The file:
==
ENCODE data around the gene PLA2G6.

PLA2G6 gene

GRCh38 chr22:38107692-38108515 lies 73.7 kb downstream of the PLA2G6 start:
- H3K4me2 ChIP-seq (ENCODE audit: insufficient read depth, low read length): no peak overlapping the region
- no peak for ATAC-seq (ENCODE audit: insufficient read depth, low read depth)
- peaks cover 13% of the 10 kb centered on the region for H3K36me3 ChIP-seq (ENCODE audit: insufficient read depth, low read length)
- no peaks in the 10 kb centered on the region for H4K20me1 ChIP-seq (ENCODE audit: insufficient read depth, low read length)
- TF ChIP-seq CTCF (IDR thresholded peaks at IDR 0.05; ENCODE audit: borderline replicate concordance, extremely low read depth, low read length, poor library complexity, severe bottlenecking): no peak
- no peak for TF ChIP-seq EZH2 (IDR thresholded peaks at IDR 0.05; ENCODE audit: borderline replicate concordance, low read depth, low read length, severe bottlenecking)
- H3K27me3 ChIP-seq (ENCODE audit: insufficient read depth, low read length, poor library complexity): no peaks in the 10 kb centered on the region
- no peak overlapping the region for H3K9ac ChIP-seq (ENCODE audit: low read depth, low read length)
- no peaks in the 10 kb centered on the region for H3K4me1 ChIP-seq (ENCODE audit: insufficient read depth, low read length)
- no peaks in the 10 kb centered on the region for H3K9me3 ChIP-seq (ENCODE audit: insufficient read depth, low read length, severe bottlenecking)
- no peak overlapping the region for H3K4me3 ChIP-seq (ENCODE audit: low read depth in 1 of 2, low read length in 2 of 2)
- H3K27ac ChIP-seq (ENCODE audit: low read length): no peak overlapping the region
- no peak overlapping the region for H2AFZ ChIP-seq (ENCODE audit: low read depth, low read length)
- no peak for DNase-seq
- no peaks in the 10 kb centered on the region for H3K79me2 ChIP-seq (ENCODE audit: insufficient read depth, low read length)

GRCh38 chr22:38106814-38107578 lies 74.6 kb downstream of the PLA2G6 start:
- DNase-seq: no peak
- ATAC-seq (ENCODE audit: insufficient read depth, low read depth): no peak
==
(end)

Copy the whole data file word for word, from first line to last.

ENCODE data around the gene PLA2G6.

PLA2G6 gene

GRCh38 chr22:38107692-38108515 lies 73.7 kb downstream of the PLA2G6 start:
- H3K4me2 ChIP-seq (ENCODE audit: insufficient read depth, low read length): no peak overlapping the region
- no peak for ATAC-seq (ENCODE audit: insufficient read depth, low read depth)
- peaks cover 13% of the 10 kb centered on the region for H3K36me3 ChIP-seq (ENCODE audit: insufficient read depth, low read length)
- no peaks in the 10 kb centered on the region for H4K20me1 ChIP-seq (ENCODE audit: insufficient read depth, low read length)
- TF ChIP-seq CTCF (IDR thresholded peaks at IDR 0.05; ENCODE audit: borderline replicate concordance, extremely low read depth, low read length, poor library complexity, severe bottlenecking): no peak
- no peak for TF ChIP-seq EZH2 (IDR thresholded peaks at IDR 0.05; ENCODE audit: borderline replicate concordance, low read depth, low read length, severe bottlenecking)
- H3K27me3 ChIP-seq (ENCODE audit: insufficient read depth, low read length, poor library complexity): no peaks in the 10 kb centered on the region
- no peak overlapping the region for H3K9ac ChIP-seq (ENCODE audit: low read depth, low read length)
- no peaks in the 10 kb centered on the region for H3K4me1 ChIP-seq (ENCODE audit: insufficient read depth, low read length)
- no peaks in the 10 kb centered on the region for H3K9me3 ChIP-seq (ENCODE audit: insufficient read depth, low read length, severe bottlenecking)
- no peak overlapping the region for H3K4me3 ChIP-seq (ENCODE audit: low read depth in 1 of 2, low read length in 2 of 2)
- H3K27ac ChIP-seq (ENCODE audit: low read length): no peak overlapping the region
- no peak overlapping the region for H2AFZ ChIP-seq (ENCODE audit: low read depth, low read length)
- no peak for DNase-seq
- no peaks in the 10 kb centered on the region for H3K79me2 ChIP-seq (ENCODE audit: insufficient read depth, low read length)

GRCh38 chr22:38106814-38107578 lies 74.6 kb downstream of the PLA2G6 start:
- DNase-seq: no peak
- ATAC-seq (ENCODE audit: insufficient read depth, low read depth): no peak